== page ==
CENTRAL SQUARE — Every time Alex Roberts donned the Redhawks mascot costume, his personality and the school spirit of his surrounding Central Square peers began to soar.

Roberts, who recently concluded his senior year at Paul V. Moore High School, served as the district mascot for each of the last two years and was presented with the 2020 Redhawk Award at the recent senior athletics banquet for his contributions to school sports.

Roberts suited up to take on the mascot character named ‘Bianca,’ by the district student government and took pride in being able to uplift fans and young students at homecoming parades, pep rallies, occasional varsity games and other school functions.

“I was pretty excited that I got the Redhawk Award, it made me feel happy,” Roberts said during a recent phone interview.

Roberts has held a lifelong affection for mascots and cited his favorite as ’Otto the Orange,’ from Syracuse University.

He also holds fond memories of attending Nationals Park with his family and watching the traditional “President’s Race,” which features multiple mascots for the Washington Nationals baseball team representing former U.S. presidents running around the field.

Roberts, who was diagnosed with autism in elementary school, first took note of the Redhawk costume when he attended the annual Oswego County Olympiad Invitational, and he soon started to think of what it might be like to become the mascot.

Roberts expressed his desire to don the suit prior to his junior year and joined student government in order to be considered for the role. He was eventually chosen for the position and his first appearance came during the 2018 homecoming parade.

“My junior year, I got to wear it for the homecoming parade,” Roberts said. “I had fun doing it, and people took lots of pictures. I thought it was pretty fun to be able to have fun with the kids.”

To prepare for the role, Roberts wore the suit during the school day and practiced walking between district offices to get a feel for the costume and the various vision and balance adjustments required, greeting people along the way.

He then walked his first parade later that night and said he had fun interacting with people in the community and stopping for photos with younger kids eager to say hello.

“They don’t know who is actually in the costume, they don’t know who it is, and you can have fun and do silly things,” Roberts said.

Roberts became an instant hit as the secret identity behind ‘Bianca the Redhawk,’ and flourished in the role as it extended to pep rallies and some football outings.

He soon began to request more exposure for the mascot and was granted permission to wear the suit for additional games and district-wide events, including senior night for the girls lacrosse team last spring.

“He’d always make you smile, and I know he got a big kick out of the fact that nobody knew who it was,” said Central Square athletic director, James Drancsak.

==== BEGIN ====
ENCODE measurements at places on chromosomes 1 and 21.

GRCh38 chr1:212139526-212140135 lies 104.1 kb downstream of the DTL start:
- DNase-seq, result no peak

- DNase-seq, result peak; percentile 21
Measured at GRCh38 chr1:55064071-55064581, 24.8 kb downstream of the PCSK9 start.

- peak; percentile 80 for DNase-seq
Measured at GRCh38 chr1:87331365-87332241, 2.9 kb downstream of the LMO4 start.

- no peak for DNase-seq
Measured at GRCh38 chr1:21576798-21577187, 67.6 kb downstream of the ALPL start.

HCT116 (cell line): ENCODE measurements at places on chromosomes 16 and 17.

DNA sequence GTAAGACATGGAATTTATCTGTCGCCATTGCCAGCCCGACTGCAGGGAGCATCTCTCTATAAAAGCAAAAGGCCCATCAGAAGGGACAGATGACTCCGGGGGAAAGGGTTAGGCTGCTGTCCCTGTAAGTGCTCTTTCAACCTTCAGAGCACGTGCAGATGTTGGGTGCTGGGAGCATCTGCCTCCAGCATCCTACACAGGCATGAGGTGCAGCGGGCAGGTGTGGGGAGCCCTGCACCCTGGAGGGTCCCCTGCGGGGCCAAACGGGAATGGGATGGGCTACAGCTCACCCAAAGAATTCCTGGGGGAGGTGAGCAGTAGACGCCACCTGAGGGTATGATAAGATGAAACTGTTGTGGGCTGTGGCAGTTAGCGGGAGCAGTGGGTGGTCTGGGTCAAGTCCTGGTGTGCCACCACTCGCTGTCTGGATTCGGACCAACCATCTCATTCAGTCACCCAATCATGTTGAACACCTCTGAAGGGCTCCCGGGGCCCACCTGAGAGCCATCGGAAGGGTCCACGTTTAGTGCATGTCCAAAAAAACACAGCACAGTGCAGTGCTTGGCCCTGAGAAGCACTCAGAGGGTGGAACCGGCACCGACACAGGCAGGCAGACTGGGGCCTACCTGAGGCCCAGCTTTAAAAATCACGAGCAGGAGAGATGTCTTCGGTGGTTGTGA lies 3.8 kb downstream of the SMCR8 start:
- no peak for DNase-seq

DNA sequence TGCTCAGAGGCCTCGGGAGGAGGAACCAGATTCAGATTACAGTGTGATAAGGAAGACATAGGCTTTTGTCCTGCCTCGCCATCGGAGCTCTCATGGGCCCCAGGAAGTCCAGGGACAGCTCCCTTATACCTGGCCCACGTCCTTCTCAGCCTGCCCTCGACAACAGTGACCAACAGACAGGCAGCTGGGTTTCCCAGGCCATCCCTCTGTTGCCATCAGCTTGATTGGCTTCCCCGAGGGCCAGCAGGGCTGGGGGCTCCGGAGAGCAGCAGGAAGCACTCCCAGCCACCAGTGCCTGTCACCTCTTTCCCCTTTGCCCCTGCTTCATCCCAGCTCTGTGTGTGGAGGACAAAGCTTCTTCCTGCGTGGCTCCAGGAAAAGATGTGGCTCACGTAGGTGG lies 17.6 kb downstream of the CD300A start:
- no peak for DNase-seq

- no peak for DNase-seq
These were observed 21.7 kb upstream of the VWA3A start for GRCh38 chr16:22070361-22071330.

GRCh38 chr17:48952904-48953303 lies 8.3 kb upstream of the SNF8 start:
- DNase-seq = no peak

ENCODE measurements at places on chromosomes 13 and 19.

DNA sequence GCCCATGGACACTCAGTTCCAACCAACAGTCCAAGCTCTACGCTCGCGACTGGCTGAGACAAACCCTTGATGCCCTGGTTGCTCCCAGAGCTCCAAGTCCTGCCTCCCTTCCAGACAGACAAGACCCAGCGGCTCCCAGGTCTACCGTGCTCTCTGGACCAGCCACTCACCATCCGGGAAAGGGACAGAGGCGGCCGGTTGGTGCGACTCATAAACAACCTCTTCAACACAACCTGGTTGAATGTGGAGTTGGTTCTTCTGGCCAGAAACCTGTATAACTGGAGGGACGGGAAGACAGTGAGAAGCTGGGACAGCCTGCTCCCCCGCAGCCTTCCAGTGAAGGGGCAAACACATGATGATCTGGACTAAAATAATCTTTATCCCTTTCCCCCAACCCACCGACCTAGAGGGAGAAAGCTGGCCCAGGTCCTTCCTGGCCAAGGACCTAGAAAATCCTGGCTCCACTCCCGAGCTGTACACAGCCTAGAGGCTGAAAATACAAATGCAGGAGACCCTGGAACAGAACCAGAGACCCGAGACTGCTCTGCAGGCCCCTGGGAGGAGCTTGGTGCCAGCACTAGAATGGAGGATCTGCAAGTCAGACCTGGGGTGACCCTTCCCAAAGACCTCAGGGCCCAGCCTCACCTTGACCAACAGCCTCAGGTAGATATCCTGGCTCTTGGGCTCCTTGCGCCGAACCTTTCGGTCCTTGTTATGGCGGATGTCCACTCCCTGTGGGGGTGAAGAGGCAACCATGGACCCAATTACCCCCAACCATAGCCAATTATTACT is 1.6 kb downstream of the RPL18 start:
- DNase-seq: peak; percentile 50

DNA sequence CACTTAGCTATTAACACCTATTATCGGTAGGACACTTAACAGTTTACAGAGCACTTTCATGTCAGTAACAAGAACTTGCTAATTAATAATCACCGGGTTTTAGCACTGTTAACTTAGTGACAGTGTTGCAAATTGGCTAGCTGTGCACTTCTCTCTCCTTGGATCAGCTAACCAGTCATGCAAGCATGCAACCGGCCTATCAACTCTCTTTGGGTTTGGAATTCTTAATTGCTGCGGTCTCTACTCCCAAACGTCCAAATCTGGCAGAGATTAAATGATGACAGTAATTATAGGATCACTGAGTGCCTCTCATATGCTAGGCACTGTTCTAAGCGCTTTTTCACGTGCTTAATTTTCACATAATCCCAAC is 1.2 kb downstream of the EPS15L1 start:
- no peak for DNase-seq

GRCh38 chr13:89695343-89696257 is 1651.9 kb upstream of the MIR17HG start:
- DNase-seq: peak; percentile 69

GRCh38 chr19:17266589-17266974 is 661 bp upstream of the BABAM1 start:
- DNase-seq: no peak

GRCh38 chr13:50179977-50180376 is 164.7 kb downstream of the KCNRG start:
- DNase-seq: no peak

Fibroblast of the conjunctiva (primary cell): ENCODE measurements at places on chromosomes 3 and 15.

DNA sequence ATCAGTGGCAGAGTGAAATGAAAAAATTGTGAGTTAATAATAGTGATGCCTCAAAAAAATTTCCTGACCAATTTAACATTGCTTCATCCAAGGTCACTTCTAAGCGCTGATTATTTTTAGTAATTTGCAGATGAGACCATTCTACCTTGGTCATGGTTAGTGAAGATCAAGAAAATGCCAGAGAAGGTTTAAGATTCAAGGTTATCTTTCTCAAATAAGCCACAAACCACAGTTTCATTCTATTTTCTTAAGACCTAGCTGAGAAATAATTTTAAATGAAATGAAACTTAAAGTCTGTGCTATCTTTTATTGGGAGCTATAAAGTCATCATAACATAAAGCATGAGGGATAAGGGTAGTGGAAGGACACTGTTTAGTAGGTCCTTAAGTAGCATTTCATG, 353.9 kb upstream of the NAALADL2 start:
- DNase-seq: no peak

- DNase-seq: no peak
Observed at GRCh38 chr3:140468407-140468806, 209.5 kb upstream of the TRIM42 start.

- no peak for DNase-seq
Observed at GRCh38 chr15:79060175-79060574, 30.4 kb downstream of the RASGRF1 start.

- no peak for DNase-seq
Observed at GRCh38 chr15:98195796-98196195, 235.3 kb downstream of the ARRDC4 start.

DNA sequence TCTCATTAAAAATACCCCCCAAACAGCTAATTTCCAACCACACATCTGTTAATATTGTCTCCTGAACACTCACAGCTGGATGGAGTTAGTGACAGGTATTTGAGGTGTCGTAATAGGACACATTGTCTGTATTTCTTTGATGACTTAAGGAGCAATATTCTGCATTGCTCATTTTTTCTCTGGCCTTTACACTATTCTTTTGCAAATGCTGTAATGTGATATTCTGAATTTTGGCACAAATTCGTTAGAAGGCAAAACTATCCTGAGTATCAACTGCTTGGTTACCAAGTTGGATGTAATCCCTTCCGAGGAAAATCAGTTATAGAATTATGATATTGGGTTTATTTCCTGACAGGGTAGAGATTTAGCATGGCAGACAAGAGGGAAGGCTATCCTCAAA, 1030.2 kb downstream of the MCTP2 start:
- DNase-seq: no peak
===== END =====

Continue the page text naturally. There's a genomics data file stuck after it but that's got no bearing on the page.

Roberts also took on the Redhawk mascot persona to conduct a “mystery reader,” period with a district kindergarten class this past year, and by the time he was finished, was being enthusiastically requested by students in the neighboring classroom to read another book as the Redhawk.

Christine Roberts said that she and her husband, Chuck, were amazed to see their son blossom and soak up the large crowd in his initial Redhawks debut after he would largely try to avoid those environments.

During games, Roberts said he always had fun helping to lead “The Flock,” which is the term given to represent the large and always-energetic Central Square student section.

“It made him a completely different person, it was like he just came out of his shell with it,” Christine Roberts said. “It was a very proud moment for us because for him to want to do something like that, it’s out of his comfort zone, and it meant a lot to us, and it was nice to see him start to advocate with the adviser in student government to take the Redhawk to different events.”

Roberts took good care of the Redhawk suit and was responsible for keeping each piece intact, clean, and ready for the next use. The costume featured a fan in the headpiece and cold-packs or handwarmers were able to be added to the interior to help combat any weather conditions.

He was also primarily responsible for obtaining a spotter at each event. The school typically requires a second student to accompany the mascot at each outing to help them maintain balance and vision.

Grace Roberts — Alex’s younger sister and a three-sport athlete who will enter her sophomore year in the fall — would often fill that role and Alex would typically request to wear the Redhawk suit to her sporting events.

Alex Roberts also helped the athletics department at the ticket gates for football games and was a frequent friendly visitor to the athletics office or officials table at games in which he attended outside of the mascot suit.

Drancsak said that Roberts was the “no-brainer,” choice when the staff was considering candidates for the Redhawk Award earlier this month.

“He’s the kind of kid that, it didn’t matter what kind of day you were having, he can put you in a good mood,” Drancsak said. “He’s just a happy-go-lucky kind of kid and can just totally change your whole day, whatever was going on he can make you feel better.”

Johnson Newspapers 7.1

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